Our work and that of others has shown that computerized decision-support in the form of alerts and reminders can improve outcomes and reduce costs in the inpatient setting. However, fewer data are available in the outpatient setting. An elegant series of studies from Regenstrief found that certain computer-based interventions, such as displaying charges for tests, prior test results, and the likelihood that a particular test would be abnormal, all reduced outpatient utilization, and that reminders to perform health maintenance procedures improved compliance. However, such systems are still not used broadly and the full potential of computer-based technology remains to be tested.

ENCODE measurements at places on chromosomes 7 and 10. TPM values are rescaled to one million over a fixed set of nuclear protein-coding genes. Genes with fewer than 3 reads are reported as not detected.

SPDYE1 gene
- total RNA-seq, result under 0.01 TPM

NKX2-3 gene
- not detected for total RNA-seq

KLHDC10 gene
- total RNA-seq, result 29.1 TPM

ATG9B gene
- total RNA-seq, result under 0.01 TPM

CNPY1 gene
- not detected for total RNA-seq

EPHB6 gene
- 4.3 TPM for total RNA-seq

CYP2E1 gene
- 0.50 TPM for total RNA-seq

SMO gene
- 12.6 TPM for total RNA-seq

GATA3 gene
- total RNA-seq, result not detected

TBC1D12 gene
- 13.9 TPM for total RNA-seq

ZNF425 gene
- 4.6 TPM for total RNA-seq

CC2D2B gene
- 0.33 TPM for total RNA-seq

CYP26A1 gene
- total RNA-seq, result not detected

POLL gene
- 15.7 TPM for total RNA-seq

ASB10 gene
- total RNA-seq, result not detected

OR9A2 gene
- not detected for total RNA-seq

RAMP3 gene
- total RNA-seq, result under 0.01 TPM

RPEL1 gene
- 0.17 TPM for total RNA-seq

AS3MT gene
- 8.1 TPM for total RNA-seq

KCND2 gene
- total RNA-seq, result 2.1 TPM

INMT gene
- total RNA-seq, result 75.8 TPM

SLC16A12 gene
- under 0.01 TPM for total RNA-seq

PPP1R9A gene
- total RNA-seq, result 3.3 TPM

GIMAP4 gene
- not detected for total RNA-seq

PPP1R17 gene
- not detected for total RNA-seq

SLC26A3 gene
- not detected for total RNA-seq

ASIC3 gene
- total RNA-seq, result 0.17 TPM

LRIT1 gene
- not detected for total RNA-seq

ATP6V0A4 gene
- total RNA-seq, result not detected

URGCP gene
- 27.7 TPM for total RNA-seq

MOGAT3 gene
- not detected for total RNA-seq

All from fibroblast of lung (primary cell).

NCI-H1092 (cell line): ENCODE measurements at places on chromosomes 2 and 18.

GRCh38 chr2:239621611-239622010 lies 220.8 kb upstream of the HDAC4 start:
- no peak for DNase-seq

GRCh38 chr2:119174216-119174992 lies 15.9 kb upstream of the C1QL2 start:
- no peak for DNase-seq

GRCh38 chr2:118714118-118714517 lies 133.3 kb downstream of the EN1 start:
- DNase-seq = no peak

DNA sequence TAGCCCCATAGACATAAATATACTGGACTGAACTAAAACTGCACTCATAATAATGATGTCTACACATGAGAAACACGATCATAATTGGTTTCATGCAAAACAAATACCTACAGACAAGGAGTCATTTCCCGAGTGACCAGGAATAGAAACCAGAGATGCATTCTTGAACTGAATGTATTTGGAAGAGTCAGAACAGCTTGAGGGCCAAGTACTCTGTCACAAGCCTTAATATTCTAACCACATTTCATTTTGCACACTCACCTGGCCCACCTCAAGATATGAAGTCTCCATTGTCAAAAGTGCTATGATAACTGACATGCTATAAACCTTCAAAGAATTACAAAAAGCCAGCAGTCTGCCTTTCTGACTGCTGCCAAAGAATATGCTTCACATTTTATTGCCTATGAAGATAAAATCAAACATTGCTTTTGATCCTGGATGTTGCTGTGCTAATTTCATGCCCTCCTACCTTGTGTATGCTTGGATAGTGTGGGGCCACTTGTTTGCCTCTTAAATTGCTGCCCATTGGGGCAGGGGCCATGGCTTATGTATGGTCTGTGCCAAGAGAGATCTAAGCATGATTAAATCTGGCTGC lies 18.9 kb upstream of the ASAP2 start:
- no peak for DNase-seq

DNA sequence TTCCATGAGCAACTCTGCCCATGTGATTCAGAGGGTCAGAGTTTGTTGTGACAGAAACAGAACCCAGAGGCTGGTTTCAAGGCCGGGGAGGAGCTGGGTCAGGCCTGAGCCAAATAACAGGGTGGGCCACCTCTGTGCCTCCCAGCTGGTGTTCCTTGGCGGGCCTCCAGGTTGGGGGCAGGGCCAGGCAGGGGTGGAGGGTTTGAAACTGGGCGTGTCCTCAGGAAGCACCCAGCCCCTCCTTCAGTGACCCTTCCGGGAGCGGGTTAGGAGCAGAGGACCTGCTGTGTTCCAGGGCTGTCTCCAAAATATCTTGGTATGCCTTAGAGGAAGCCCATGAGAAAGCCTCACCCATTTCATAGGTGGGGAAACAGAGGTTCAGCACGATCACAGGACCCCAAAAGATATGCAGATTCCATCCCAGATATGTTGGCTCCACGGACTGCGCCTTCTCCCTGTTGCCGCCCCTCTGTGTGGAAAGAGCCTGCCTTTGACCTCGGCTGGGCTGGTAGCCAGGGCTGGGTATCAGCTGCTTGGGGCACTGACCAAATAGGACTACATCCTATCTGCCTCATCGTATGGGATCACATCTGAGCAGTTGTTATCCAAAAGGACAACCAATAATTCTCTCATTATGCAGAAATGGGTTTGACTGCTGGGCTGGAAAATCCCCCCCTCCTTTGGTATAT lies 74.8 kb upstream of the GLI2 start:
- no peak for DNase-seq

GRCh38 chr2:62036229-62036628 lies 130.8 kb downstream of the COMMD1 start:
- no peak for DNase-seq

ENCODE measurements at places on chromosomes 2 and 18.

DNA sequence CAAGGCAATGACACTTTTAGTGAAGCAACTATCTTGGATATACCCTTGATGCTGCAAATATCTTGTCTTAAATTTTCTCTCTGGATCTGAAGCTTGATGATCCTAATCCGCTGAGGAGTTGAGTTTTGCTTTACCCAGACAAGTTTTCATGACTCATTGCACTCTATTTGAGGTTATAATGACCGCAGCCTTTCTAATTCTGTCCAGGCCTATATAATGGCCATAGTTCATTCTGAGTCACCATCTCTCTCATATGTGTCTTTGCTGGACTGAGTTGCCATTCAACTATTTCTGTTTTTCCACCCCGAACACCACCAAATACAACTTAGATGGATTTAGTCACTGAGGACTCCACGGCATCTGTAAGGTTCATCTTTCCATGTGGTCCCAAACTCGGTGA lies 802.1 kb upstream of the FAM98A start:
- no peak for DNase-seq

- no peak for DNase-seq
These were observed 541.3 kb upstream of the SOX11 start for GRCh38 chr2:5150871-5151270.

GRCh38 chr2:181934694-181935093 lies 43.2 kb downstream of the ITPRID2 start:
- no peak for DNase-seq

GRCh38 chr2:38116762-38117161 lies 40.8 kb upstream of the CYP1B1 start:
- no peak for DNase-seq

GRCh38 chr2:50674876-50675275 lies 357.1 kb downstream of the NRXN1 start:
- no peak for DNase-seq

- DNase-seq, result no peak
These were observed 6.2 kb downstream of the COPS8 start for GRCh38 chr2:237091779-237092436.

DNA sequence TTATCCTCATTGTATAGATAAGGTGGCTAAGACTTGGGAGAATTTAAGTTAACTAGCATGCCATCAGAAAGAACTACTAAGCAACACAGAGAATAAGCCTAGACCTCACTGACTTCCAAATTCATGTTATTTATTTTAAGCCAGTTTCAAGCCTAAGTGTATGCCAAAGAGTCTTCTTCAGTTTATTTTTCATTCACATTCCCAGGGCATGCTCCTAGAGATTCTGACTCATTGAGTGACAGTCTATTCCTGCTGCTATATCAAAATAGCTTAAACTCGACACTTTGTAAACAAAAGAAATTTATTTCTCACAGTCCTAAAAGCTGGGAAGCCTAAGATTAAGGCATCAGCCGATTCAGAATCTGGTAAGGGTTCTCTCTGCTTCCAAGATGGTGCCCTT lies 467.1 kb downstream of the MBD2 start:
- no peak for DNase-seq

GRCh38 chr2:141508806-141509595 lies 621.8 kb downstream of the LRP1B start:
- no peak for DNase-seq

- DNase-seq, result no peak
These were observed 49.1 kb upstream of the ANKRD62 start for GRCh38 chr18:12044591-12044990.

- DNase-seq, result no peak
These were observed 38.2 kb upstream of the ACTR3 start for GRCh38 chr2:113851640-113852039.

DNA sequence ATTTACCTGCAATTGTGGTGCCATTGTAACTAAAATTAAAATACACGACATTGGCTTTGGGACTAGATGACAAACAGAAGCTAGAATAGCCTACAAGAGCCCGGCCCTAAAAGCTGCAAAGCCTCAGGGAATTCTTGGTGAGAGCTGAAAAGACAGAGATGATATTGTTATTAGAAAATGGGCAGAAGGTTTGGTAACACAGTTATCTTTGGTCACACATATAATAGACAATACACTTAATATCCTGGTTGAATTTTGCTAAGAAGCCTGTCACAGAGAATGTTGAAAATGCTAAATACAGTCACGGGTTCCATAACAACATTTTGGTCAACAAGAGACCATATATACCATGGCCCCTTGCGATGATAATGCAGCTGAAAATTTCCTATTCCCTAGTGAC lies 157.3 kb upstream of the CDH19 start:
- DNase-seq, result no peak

Also, there is ample evidence that physicians do not always act optimally on the results of patient studies and often are remiss at communicating satisfactorily with patients about the results of these studies. This situation may be exacerbated by increasing patient volumes in the face of managed care. The ability of the computer to assist in the tracking and follow-up of test results as well as communication with patients remains to be evaluated.

Even though some benefits of computer-based decision-support systems have been documented, such systems are slow to be adopted. Moreover, even when computerized guidelines have resulted in demonstrable improvements, often this improvement has been smaller than anticipated. This proposal aims to better understand the barriers to guideline acceptance so that the benefits of computer based decision-support can be realized.